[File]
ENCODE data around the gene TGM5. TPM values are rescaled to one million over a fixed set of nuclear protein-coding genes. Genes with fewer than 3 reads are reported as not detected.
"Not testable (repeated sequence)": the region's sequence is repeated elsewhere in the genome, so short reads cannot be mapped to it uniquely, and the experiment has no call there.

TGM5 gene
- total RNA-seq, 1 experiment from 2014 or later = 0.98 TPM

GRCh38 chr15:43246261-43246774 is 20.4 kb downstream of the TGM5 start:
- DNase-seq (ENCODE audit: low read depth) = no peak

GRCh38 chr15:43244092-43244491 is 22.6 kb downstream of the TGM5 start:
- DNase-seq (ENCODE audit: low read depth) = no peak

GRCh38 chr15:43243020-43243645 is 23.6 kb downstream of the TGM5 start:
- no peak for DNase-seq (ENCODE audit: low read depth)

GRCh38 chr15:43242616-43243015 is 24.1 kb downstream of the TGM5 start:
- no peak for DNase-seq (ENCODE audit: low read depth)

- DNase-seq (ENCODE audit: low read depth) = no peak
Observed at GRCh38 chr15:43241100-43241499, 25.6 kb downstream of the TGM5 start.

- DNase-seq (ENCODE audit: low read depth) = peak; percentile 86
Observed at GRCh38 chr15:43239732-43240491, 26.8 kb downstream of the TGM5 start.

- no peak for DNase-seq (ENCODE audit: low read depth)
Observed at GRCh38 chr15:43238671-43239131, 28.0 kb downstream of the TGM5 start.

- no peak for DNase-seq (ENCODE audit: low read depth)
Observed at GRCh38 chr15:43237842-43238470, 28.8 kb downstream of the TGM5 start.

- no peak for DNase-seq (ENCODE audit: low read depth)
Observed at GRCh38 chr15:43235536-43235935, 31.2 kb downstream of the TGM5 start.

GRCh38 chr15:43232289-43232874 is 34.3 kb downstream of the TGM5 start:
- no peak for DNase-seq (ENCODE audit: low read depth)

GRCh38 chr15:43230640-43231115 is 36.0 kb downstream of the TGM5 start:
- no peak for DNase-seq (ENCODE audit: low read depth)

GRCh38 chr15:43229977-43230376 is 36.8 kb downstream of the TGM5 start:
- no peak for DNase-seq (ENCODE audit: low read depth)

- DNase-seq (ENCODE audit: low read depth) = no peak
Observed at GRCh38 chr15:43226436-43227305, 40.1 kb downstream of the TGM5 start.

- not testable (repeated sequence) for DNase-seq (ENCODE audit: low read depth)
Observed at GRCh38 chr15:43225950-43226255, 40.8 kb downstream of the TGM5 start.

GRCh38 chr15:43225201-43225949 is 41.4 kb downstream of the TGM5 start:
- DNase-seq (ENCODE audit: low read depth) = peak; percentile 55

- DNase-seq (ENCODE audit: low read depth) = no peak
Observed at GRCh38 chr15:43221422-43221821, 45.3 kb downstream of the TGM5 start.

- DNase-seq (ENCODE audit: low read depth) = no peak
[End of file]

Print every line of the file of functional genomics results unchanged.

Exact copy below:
ENCODE data around the gene TGM5. TPM values are rescaled to one million over a fixed set of nuclear protein-coding genes. Genes with fewer than 3 reads are reported as not detected.
"Not testable (repeated sequence)": the region's sequence is repeated elsewhere in the genome, so short reads cannot be mapped to it uniquely, and the experiment has no call there.

TGM5 gene
- total RNA-seq, 1 experiment from 2014 or later = 0.98 TPM

GRCh38 chr15:43246261-43246774 is 20.4 kb downstream of the TGM5 start:
- DNase-seq (ENCODE audit: low read depth) = no peak

GRCh38 chr15:43244092-43244491 is 22.6 kb downstream of the TGM5 start:
- DNase-seq (ENCODE audit: low read depth) = no peak

GRCh38 chr15:43243020-43243645 is 23.6 kb downstream of the TGM5 start:
- no peak for DNase-seq (ENCODE audit: low read depth)

GRCh38 chr15:43242616-43243015 is 24.1 kb downstream of the TGM5 start:
- no peak for DNase-seq (ENCODE audit: low read depth)

- DNase-seq (ENCODE audit: low read depth) = no peak
Observed at GRCh38 chr15:43241100-43241499, 25.6 kb downstream of the TGM5 start.

- DNase-seq (ENCODE audit: low read depth) = peak; percentile 86
Observed at GRCh38 chr15:43239732-43240491, 26.8 kb downstream of the TGM5 start.

- no peak for DNase-seq (ENCODE audit: low read depth)
Observed at GRCh38 chr15:43238671-43239131, 28.0 kb downstream of the TGM5 start.

- no peak for DNase-seq (ENCODE audit: low read depth)
Observed at GRCh38 chr15:43237842-43238470, 28.8 kb downstream of the TGM5 start.

- no peak for DNase-seq (ENCODE audit: low read depth)
Observed at GRCh38 chr15:43235536-43235935, 31.2 kb downstream of the TGM5 start.

GRCh38 chr15:43232289-43232874 is 34.3 kb downstream of the TGM5 start:
- no peak for DNase-seq (ENCODE audit: low read depth)

GRCh38 chr15:43230640-43231115 is 36.0 kb downstream of the TGM5 start:
- no peak for DNase-seq (ENCODE audit: low read depth)

GRCh38 chr15:43229977-43230376 is 36.8 kb downstream of the TGM5 start:
- no peak for DNase-seq (ENCODE audit: low read depth)

- DNase-seq (ENCODE audit: low read depth) = no peak
Observed at GRCh38 chr15:43226436-43227305, 40.1 kb downstream of the TGM5 start.

- not testable (repeated sequence) for DNase-seq (ENCODE audit: low read depth)
Observed at GRCh38 chr15:43225950-43226255, 40.8 kb downstream of the TGM5 start.

GRCh38 chr15:43225201-43225949 is 41.4 kb downstream of the TGM5 start:
- DNase-seq (ENCODE audit: low read depth) = peak; percentile 55

- DNase-seq (ENCODE audit: low read depth) = no peak
Observed at GRCh38 chr15:43221422-43221821, 45.3 kb downstream of the TGM5 start.

- DNase-seq (ENCODE audit: low read depth) = no peak